Why Was the Leaning Tower of Pisa Built?

As mentioned earlier the tower wasn’t supposed to lean at all. It was designed to be a traditional bell tower. In fact, the only thing to set it apart was the height of the tower since it was meant to be the tallest bell tower ever constructed in its day. Unfortunately, what would happen next threw a curveball in the construction process and what followed was centuries of trying to fix a costly architectural accident.

The Pisa Tower and Its Infamous Tilt

Leaning Tower of Pisa

The construction of the bell tower began in 1173. However, wars, engineering issues, and more interruptions delayed the construction by two centuries. In hindsight, these interruptions and standstills in construction led to soil compression under the foundation.  Believe it or not had these interruptions, not taken place, the famous tower wouldn’t just learn – it would have fallen over.


Why Does the Pisa Tower Lean?

Unbeknownst to the architects, the Leaning Tower of Pisa was doomed from the start. The Square of Miracles was built in between the Serchio and Arno rivers in Tuscany and the ground the tower was built on was soft and consisting of clay and sand. The foundation for the Leaning Tower of Pisa was both shallow and heavy and began to settle unevenly into the spongy ground. After the third story was completed, there was a visible tilt to the structure. The project was halted since one of the designers, Bonanno Pisano didn’t want to ruin his reputation, and then Pisa had begun a war with its arch-rival Genoa.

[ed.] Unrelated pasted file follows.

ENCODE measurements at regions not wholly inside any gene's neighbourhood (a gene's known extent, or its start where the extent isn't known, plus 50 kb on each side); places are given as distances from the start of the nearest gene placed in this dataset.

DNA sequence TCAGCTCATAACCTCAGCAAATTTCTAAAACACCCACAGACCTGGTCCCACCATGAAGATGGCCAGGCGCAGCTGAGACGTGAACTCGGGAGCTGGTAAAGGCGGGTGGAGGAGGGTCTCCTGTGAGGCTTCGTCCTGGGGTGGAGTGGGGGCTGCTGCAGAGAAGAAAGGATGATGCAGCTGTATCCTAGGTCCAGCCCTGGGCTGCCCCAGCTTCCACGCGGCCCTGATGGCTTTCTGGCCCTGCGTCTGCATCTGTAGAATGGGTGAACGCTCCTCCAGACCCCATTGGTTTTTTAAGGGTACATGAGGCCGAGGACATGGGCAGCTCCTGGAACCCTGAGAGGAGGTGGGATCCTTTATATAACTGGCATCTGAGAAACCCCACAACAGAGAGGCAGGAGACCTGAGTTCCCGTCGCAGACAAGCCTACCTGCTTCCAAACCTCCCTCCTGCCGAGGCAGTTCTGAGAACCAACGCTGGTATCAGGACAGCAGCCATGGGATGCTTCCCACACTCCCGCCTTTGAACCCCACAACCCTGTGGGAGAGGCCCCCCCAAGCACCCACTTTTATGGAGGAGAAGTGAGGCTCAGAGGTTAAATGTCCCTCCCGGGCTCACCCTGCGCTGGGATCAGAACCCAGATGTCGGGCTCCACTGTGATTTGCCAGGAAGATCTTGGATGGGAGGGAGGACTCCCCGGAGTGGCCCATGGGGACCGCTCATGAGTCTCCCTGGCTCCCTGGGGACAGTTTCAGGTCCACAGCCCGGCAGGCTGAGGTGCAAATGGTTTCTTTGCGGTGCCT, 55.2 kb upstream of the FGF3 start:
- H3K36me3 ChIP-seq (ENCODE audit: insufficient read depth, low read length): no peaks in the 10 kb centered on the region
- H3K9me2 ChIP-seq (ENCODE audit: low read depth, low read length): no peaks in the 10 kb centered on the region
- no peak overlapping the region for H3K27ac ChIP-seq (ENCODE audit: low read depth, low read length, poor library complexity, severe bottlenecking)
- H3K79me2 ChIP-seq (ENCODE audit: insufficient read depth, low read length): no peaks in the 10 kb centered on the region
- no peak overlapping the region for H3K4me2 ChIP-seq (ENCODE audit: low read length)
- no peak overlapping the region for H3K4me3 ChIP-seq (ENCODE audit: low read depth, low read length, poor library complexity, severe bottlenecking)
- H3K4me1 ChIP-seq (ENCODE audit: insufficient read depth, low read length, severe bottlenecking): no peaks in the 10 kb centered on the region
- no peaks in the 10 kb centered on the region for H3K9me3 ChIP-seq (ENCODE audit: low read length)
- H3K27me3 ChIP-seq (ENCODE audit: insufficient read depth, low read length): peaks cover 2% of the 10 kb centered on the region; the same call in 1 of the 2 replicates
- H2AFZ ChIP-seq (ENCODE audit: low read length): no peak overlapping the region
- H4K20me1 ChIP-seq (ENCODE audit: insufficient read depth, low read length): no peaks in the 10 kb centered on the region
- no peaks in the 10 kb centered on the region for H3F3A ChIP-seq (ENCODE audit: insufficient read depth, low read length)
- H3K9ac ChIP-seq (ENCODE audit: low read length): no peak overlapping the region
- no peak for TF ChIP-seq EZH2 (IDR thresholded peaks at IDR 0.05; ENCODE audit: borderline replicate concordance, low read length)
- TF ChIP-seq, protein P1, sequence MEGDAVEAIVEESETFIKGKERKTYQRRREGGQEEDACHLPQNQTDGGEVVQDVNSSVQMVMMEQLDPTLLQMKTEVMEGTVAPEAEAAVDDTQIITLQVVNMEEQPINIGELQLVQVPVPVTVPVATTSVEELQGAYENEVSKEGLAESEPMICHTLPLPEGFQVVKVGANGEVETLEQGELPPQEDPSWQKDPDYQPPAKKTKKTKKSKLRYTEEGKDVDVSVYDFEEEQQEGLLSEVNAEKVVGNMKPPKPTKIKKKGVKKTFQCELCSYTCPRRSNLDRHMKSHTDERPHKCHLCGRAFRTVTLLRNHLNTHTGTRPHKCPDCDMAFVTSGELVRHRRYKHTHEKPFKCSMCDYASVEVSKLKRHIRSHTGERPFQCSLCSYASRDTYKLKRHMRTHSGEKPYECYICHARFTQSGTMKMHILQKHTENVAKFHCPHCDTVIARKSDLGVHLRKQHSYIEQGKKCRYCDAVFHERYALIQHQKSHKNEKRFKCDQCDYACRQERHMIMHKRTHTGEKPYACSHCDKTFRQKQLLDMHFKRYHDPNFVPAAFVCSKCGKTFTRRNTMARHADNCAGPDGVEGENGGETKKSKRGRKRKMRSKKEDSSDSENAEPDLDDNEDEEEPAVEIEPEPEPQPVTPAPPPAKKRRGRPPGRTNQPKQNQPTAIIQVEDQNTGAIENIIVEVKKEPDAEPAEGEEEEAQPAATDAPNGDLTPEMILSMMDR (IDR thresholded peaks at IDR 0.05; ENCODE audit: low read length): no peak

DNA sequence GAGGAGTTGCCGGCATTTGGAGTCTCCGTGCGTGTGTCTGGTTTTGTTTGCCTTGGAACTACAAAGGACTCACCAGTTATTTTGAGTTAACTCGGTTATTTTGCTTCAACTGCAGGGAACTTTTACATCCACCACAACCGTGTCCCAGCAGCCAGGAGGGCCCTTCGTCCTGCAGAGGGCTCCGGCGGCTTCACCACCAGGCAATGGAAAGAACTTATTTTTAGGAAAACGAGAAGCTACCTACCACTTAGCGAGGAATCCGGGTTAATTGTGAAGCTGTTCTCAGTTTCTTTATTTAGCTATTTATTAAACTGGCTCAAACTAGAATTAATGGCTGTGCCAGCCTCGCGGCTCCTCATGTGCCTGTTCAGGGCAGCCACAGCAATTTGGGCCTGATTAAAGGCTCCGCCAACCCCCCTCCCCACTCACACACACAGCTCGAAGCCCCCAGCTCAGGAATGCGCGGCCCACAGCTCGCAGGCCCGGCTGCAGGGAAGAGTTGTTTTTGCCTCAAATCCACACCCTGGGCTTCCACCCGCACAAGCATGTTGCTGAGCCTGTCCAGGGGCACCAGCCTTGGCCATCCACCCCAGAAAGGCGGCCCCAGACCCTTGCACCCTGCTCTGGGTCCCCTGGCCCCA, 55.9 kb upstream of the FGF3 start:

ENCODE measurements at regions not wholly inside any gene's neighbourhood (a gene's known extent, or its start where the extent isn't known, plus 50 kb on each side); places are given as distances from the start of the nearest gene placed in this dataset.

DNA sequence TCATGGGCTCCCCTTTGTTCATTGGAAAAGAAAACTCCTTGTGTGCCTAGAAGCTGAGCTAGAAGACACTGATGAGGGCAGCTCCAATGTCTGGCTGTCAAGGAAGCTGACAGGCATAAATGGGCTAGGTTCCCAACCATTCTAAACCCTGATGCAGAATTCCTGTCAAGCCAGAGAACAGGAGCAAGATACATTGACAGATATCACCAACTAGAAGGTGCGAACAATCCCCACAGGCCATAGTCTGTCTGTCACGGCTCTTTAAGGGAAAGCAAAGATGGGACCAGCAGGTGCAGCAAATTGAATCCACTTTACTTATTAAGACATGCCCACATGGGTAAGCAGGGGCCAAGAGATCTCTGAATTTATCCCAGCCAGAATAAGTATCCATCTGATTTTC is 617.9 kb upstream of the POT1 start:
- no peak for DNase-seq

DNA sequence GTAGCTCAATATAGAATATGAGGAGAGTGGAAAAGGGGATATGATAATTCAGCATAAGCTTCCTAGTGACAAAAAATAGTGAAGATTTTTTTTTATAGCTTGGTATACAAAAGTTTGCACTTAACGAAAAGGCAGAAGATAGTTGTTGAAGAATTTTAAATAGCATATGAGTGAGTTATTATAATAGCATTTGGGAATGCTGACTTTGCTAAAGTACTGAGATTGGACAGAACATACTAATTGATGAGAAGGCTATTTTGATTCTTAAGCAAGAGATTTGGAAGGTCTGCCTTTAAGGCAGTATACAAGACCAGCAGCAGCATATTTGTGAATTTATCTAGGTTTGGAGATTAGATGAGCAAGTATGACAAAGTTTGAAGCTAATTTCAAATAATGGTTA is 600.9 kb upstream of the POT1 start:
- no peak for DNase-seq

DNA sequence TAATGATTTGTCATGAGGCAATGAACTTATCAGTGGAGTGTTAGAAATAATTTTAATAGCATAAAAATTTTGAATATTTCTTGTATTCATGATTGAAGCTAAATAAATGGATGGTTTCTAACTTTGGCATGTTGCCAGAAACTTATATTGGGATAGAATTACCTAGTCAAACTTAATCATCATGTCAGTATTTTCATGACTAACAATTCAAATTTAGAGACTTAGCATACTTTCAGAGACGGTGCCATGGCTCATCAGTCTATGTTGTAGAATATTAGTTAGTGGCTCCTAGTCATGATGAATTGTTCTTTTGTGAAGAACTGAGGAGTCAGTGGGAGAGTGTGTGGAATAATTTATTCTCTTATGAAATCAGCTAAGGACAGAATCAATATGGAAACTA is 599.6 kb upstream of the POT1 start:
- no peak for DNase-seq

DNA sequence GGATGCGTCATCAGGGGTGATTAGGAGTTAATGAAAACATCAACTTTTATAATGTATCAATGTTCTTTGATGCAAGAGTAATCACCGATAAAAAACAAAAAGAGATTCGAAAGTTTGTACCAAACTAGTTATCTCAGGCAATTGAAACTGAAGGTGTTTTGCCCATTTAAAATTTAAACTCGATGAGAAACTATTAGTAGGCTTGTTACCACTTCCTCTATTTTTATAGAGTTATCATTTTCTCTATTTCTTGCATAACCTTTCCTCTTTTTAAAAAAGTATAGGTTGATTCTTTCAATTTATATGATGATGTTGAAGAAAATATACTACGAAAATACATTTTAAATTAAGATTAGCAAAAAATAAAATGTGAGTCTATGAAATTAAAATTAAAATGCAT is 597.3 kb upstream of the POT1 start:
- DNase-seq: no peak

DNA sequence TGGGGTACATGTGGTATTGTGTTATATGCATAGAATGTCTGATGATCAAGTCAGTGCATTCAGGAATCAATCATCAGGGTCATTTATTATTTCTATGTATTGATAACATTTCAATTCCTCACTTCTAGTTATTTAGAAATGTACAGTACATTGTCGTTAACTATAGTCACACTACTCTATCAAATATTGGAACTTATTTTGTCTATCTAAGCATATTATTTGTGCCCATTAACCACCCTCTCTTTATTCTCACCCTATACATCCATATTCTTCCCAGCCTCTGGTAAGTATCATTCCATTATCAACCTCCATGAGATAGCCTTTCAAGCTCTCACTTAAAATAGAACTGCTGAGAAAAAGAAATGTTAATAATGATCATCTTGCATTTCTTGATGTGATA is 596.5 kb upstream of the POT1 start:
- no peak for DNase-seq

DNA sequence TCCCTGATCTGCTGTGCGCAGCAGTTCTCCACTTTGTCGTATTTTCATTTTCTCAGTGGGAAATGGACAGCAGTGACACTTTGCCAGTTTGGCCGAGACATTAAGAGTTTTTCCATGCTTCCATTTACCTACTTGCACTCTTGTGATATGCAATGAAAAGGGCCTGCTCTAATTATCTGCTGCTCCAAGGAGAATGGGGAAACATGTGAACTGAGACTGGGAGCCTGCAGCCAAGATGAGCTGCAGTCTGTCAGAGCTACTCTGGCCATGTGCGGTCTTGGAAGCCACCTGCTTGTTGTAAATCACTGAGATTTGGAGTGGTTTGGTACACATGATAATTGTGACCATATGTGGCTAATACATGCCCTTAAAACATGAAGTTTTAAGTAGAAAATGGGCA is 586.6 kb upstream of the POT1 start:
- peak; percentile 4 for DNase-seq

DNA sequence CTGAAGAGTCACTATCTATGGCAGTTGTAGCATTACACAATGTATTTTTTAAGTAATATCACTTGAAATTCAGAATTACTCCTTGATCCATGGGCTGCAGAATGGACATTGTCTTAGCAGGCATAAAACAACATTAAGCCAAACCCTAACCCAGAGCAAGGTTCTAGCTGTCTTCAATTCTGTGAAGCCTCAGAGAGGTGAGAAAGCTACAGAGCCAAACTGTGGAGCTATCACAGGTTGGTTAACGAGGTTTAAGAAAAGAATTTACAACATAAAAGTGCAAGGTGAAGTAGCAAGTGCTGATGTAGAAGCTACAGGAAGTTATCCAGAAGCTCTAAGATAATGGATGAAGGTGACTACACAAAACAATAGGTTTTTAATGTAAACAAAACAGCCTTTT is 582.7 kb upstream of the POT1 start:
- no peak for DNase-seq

Have Engineers Tried to Fix It?

In 1295, a renowned architect named Giovanni di Simone tried to lend his expertise. He built the next four stories at a straight angle and used smaller components to remedy the leaning. Unfortunately, this extra weight only served to make matters worse. The tower now began to lean in a different direction since the center of gravity was thrown off. Construction continued, and the original tilt returned, which is still seen to this day.